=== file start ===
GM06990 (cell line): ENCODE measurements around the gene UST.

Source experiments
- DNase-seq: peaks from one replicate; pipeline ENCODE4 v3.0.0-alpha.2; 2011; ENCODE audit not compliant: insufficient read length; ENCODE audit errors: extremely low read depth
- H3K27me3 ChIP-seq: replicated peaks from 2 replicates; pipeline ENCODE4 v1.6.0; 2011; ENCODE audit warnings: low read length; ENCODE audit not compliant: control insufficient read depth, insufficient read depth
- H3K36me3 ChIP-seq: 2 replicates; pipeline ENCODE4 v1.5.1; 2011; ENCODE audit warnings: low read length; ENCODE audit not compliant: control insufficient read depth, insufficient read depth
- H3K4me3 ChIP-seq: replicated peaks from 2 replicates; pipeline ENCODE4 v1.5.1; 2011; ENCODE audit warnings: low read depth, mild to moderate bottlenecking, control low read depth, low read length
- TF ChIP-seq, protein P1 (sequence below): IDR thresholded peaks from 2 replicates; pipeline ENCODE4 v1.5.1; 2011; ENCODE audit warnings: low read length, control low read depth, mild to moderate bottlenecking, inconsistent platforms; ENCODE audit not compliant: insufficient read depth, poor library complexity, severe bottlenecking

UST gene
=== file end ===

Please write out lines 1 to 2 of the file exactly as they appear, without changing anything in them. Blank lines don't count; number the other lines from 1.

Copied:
GM06990 (cell line): ENCODE measurements around the gene UST.

Source experiments